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Discussion Starter #10
BC does offer a a good point. Makes sense too. But didn't the Germans employ more Scharfschütze's? What was his name, he was the best sniper in Germany during WW II and he trained men in this skill. BUt he was killed in Russia against a infamous Russian Sniper. Yeah speaking about Russia, they also had many trained in this field too right? Lol as you can tell im random at thoughts. 8)

Now the best shot in BoB, shifty, that was episode 7 when they attacked Foy. Your talkin about the scene where he takes out the German Sniper in the church tower? And Lipton was running to distract the sniper, that scene?
 

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Yea, that scene. The thing to remember that was a documenrty, not fiction. Also the thing about the Russans they used snipers in a diffrent way than us. They use them more like we use Designated Marksmen, with a sniper team assigned to every platoon I believe in some cases. IMHO that is a very good use of snipers and a great enhancement when used with the US methode of sniper employment.
 

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Didn't the Russians invent the two man shooter/spotter team? Oh, and Shifty killed a sniper in Carentan too :D

"I ain't a good shot...Now daddy, he was a good shot. He could take the wings off a fly, I declare!" Gotta love that guy.

Just to echo what Mlammers said, I am sure a bunch of y'all read One shot one kill, but it tells the story of some ww2 snipers in the beginning and one of em shot best in company on quals. Based on that alone he was given a Springfield and Unertl. No instructions whatsoever, he figured out how to use it on his own.
 

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Muzzleblast said:
Didn't the Russians invent the two man shooter/spotter team? Oh, and Shifty killed a sniper in Carentan too :D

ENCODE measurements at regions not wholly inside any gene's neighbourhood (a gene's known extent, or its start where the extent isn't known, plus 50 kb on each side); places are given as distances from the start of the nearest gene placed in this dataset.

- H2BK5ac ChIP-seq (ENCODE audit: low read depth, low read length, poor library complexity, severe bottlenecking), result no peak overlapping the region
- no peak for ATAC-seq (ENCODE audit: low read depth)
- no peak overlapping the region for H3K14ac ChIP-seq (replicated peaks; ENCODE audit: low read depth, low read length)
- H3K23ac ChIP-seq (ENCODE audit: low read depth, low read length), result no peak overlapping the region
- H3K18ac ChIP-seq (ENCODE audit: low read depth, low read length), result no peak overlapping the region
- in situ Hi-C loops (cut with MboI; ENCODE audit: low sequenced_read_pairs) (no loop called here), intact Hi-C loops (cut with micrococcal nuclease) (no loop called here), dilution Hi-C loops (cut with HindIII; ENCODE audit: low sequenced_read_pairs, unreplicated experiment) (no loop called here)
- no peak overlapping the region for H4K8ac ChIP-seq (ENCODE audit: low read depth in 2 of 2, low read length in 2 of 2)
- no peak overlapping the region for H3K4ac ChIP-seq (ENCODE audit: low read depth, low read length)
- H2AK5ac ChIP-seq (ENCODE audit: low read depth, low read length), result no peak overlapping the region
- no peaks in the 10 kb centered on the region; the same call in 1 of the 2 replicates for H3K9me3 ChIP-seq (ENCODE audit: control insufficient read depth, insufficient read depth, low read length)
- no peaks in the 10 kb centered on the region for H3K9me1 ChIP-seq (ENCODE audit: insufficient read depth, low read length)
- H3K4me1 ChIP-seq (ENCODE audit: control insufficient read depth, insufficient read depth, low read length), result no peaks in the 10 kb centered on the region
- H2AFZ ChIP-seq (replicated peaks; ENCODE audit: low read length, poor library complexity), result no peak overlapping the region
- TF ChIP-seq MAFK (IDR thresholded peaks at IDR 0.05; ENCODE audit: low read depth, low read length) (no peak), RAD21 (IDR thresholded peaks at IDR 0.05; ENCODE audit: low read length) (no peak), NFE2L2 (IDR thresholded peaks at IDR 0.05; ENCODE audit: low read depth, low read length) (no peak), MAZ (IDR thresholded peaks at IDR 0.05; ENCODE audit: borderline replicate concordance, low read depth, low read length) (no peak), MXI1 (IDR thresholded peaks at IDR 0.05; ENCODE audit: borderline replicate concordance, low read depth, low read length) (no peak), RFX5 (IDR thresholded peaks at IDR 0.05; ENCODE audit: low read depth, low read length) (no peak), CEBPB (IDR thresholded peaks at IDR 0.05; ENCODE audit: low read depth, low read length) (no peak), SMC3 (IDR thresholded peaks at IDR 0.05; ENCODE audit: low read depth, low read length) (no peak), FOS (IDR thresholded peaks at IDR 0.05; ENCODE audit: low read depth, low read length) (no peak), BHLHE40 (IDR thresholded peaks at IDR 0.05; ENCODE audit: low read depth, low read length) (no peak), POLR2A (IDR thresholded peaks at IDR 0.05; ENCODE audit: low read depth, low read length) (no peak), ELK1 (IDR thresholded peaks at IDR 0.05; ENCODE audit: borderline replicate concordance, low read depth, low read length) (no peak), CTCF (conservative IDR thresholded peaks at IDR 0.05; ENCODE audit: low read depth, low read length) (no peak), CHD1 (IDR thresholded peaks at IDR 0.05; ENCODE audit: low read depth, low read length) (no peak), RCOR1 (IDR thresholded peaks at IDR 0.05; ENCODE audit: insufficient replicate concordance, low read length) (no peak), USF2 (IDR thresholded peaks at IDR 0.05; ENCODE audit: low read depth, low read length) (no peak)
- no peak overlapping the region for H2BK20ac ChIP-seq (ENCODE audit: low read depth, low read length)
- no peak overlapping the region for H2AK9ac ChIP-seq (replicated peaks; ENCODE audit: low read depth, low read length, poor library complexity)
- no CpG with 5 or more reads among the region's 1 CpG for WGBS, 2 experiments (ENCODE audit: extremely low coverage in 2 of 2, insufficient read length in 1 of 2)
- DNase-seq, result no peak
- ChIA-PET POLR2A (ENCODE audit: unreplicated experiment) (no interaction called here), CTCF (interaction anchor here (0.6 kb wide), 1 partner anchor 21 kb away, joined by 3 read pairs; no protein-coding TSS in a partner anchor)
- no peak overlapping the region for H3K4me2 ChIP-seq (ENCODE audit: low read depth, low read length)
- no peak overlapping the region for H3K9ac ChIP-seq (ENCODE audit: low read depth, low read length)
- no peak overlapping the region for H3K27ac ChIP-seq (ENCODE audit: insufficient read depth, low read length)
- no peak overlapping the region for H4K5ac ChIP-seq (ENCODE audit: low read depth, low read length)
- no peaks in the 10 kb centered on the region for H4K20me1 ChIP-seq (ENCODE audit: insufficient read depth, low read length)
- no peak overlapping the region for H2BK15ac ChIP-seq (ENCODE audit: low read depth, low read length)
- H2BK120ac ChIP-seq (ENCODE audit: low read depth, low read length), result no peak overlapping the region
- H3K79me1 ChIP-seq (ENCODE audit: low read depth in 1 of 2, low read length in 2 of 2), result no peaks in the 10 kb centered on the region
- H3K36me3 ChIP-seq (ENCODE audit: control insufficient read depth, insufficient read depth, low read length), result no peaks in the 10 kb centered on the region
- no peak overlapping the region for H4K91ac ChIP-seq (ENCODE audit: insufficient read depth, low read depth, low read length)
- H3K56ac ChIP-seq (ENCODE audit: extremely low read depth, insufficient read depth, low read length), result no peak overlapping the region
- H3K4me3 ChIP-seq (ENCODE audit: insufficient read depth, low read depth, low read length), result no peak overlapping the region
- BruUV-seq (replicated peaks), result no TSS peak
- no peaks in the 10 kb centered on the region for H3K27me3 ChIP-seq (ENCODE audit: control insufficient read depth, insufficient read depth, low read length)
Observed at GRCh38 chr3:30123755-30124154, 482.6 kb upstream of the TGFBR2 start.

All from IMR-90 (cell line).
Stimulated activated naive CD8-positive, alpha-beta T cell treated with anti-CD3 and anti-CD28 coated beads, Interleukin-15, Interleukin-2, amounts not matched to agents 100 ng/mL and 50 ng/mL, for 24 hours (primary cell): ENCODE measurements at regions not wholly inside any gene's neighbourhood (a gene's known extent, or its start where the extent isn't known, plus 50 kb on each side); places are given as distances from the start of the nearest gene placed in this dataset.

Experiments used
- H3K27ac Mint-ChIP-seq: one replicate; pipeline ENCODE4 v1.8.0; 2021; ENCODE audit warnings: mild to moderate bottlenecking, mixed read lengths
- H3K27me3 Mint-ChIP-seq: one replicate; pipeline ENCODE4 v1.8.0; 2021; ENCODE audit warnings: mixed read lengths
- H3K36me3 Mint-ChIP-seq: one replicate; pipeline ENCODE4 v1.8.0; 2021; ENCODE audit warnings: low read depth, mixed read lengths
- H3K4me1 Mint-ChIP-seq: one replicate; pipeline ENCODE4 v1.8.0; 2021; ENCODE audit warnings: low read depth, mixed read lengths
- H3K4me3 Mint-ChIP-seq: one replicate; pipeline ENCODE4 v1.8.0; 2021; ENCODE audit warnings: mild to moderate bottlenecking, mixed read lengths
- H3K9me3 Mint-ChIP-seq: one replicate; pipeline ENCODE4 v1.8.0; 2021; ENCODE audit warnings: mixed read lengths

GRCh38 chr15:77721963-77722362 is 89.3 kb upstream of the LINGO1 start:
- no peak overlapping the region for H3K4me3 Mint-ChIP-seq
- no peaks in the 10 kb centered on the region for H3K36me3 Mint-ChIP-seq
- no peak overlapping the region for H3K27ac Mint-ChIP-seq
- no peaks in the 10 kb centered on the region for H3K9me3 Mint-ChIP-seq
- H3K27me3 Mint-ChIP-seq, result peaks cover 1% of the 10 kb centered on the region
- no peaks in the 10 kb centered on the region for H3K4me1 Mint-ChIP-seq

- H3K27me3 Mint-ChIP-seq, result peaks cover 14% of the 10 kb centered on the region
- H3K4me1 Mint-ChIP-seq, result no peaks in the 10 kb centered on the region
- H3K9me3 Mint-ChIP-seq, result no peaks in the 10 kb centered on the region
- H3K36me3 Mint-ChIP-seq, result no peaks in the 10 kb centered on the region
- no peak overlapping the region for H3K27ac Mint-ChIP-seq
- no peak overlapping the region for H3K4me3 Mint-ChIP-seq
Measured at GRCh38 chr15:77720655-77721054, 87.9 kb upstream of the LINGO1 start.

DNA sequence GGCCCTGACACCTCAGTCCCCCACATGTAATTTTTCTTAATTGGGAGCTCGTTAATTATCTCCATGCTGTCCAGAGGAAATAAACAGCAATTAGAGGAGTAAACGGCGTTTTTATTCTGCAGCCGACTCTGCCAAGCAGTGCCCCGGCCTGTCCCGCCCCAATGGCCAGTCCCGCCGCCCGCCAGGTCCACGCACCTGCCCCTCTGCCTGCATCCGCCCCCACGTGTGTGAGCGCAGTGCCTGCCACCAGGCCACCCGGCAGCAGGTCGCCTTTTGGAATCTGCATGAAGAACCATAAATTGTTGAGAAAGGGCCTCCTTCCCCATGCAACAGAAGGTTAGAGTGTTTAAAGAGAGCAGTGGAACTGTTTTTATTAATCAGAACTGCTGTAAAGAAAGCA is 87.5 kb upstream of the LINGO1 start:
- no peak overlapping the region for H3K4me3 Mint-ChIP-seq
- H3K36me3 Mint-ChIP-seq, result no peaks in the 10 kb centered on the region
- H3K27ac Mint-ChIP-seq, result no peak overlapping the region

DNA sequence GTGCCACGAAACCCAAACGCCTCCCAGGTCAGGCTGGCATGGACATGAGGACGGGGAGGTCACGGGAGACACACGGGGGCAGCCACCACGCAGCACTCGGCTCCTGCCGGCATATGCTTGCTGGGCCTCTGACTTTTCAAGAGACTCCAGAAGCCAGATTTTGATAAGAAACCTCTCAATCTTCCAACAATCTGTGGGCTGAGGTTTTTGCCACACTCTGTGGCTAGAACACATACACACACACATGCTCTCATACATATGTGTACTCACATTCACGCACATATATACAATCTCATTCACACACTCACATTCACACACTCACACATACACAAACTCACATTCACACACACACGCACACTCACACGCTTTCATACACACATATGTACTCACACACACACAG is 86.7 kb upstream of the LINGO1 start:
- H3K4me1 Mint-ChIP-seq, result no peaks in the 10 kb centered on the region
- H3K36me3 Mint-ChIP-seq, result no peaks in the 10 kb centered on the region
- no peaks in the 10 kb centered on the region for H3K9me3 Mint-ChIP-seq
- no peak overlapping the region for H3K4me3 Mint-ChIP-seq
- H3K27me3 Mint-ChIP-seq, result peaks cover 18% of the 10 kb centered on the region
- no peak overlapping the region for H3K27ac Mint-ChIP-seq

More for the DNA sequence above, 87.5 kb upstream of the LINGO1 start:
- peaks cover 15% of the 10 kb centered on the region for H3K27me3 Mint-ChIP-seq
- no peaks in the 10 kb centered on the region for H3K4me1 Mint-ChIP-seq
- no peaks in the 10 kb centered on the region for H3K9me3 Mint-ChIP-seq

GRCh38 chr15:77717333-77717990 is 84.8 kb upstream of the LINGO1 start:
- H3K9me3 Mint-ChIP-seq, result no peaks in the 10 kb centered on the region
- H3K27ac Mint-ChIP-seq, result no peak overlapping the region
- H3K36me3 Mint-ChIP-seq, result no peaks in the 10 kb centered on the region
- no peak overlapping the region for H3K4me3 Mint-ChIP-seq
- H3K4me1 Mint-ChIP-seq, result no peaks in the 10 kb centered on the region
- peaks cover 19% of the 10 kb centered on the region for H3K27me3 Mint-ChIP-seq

"I ain't a good shot...Now daddy, he was a good shot. He could take the wings off a fly, I declare!" Gotta love that guy.

Just to echo what Mlammers said, I am sure a bunch of y'all read One shot one kill, but it tells the story of some ww2 snipers in the beginning and one of em shot best in company on quals. Based on that alone he was given a Springfield and Unertl. No instructions whatsoever, he figured out how to use it on his own.
Yea, the Russians really advanced sniping in many ways.

If you read Citizen Solidier by Stephen Ambrose about D-Day +1 to the end of the war it tells of another unoffical sniper. Again he grew up in rural areas hunting. It talks about one incident when he was scouting alone behind German lines a few days after the invasion. He came upon what sounded like a command post. He poped over the hedge row and found a German command center. 10 Germans surrendered until a machine gun about 100 yards away opend up on him. In the firefight he killed all the Germans including the MG position, and gathered up all the maps. It turned out the maps were of a German attack plan in that area. When the allies advanded to that area they found the bodies still there. All killed with head shots including the machine gunners. BTW the Americans clothes were rittled with bullet holes, but he was untouched.
 

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Yes... WW2 did field many many snipers... in numbers we will probably never see again. However... in the ratio of snipers to regular soldiers... there were not that many snipers in WW2. Snipers are a very valuble tool in warfare... ever since the 1770's Snipers have shown themselves to be well worth the time of training and logistics to employ them properly... problem is... WW2 was a whole different kind of war (especially in Europe during the Allied invasion). Why training a sniper when you can train a B-17 bombadier? Instead of sending one sniper into a town... you could send an armada (spelling?) of B-17's over the town and just bomb the living $%#@ out of it... killing anything in the town... mainly soldiers (civilians as well... unfortinatly).

BC